Hundreds of readers have written us asking why we didn’t point out Joe Biden’s confusion of Articles I and II of the Constitution during his debate with Gov. Sarah Palin on Oct. 2. We should have. While his rambling response was generally correct in describing the constitutional role of the vice president, he did make a small error. And in the interest of clearing up previous debate matters before tonight’s final face-off between John McCain and Barack Obama,
Q: Did Obama request a $3 million ‘overhead projector,’ as McCain claimed?
A: Obama did seek a $3 million earmark, but it was not for the sort of ‘overhead projector’ commonly found in classrooms or offices. It would have replaced the Adler Planetarium’s projector, last upgraded in 1969.
An Obama-Biden TV ad says Sen. John McCain’s health care plan would be the “largest middle-class tax increase in history.” A McCain-Palin/RNC radio ad says Obama’s plan “will rob 50 million employees of their health coverage.” Both are false.
We lay out the details of each candidate’s health care plans and the misleading claims being made about them in a new article on our main site:
Health Care Spin October 14, 2008
McCain and Obama have sharply different health care plans, and each has made sharply worded attacks that are either false or misleading. McCain proposes a market-based system that relies on tax incentives, which one Obama ad falsely characterizes as the "largest middle-class tax increase in history." Obama proposes new subsidies to expand private insurance coverage and some expansion of government insurance, which McCain falsely claims "will rob 50 million employees of their health coverage."
A McCain-Palin ad claims Obama was rated the "most liberal" U.S. senator, which was true only for 2007 but not for his entire Senate career. He was rated 10th and 16th in his two previous years.
The ad also misquotes Obama. It says he defended himself against the "most liberal" rating by saying "they’re not telling the truth" and "folks are lying." Actually, Obama said McCain and Palin weren’t truthful about the "Bridge to Nowhere,"
We’ve criticized both Barack Obama and Joe Biden several times now for claiming that the U.S. is spending $10 billion a month to Iraq while that nation is sitting on a $79 billion surplus. We wrote that the $79 billion figure was out of date because Iraq had since passed a $22.3 billion supplemental spending bill. Our criticism was based on a report from the Government Accountability Office. But we misread the report. The figure that Obama and Biden use is probably still too high,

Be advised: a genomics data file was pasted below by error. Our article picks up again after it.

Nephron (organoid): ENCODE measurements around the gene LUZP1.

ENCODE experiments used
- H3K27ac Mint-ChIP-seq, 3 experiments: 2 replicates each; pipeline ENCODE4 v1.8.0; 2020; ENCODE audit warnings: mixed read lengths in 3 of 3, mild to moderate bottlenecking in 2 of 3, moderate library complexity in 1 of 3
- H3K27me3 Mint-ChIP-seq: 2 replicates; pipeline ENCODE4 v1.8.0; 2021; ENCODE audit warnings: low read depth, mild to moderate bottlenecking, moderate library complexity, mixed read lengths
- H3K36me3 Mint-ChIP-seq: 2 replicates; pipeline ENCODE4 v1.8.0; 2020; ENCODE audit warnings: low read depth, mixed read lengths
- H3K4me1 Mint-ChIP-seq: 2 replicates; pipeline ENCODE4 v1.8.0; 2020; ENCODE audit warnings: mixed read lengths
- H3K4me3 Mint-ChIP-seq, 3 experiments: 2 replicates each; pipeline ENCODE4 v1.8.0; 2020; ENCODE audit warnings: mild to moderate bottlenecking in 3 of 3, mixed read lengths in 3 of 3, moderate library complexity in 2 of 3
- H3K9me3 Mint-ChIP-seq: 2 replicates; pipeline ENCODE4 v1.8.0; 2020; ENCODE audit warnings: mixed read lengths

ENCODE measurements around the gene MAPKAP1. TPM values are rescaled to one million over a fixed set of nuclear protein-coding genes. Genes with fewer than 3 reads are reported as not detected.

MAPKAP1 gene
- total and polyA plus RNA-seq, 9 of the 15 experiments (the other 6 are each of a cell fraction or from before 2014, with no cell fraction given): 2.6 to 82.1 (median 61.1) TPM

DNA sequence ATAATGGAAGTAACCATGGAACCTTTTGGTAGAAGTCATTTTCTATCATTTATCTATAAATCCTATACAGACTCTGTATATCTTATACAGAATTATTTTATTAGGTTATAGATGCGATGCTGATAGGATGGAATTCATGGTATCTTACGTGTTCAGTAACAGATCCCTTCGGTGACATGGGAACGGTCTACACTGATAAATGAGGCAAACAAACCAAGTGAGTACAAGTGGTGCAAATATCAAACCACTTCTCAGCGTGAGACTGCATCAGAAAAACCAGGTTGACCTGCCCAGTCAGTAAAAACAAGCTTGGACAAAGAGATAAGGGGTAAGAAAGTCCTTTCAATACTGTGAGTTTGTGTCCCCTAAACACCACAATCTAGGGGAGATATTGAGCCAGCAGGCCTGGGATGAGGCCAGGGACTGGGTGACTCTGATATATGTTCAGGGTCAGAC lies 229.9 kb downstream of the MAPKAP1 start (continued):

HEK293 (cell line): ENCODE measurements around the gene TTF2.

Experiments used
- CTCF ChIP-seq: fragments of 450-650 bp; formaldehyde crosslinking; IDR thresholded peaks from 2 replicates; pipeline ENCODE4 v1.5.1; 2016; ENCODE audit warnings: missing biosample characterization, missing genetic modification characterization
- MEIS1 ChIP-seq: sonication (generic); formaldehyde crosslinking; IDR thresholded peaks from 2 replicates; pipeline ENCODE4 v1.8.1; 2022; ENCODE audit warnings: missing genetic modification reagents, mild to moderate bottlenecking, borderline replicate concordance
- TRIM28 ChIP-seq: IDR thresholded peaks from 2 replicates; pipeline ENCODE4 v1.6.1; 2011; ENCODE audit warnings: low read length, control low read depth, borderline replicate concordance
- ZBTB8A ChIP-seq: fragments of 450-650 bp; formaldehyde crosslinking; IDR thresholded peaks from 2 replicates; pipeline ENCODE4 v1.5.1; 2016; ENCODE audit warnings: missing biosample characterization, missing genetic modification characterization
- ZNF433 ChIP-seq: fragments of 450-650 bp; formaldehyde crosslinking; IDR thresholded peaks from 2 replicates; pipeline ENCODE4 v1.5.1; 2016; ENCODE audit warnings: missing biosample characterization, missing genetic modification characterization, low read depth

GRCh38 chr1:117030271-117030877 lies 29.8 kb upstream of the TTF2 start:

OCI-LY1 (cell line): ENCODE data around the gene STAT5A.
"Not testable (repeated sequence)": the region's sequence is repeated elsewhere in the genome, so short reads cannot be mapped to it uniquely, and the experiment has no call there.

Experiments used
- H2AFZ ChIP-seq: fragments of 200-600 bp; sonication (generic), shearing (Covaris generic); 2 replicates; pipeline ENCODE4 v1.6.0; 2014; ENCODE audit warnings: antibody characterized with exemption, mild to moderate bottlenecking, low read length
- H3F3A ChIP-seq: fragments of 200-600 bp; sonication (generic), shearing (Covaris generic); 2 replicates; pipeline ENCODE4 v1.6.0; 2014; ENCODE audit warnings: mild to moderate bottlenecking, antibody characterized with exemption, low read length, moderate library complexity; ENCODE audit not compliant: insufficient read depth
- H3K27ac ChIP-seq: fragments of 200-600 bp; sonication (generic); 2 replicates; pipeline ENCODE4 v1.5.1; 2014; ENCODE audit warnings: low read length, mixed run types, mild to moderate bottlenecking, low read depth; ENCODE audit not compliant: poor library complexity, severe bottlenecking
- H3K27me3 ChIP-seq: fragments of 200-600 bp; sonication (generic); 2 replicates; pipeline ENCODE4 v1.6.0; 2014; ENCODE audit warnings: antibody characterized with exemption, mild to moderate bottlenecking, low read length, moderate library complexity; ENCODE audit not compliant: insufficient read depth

We have updated our Ask FactCheck item on John McCain’s flying career to note new information uncovered by the Los Angeles Times. The newspaper found records of a Navy investigation into the crash of John McCain’s aircraft while he was in flight training in 1960. McCain and others have written that the plane went down in Corpus Christi Bay when the engine quit, but Navy investigators concluded that the engine was still running when the plane hit the water,
In a TV ad, McCain says Obama “lied” about his association with William Ayers, a former bomb-setting, anti-war radical from the 1960s and ’70s. We find McCain’s claim to be groundless. New details have recently come to light, but nothing Obama said previously has been shown to be false.
In a Web ad and in repeated attacks from the stump, McCain describes the two as associates, and Palin claims they “pal around” together.
On MSNBC Wednesday morning, senior McCain advisor Nicolle Wallace said that John McCain won’t cut taxes for corporations, and that in fact he is “their worst nightmare.”
The quote is at about 5:10 in the above video, but if you rewind a bit, you’ll see host Joe Scarborough grilling Obama strategist Robert Gibbs on why Obama’s not proposing corporate tax cuts. Scarborough points out that other countries are reducing taxes on corporations and says that equivalent tax cuts are necessary to keep the U.S.
A few weeks ago, we wrote about the pervasive rumor that Sarah Palin, when she was mayor of Wasilla, Alaska, made women pay for their own forensic testing when reporting a rape. The verdict: This policy was enforced for at least some reported rapes in Wasilla, and in 2000, complaints about rape kit charges in Wasilla and other rural areas drove then-Gov. Tony Knowles to pass legislation requiring police departments to pay for the testing. The Wasilla police chief opposed the new state law and defended the practice,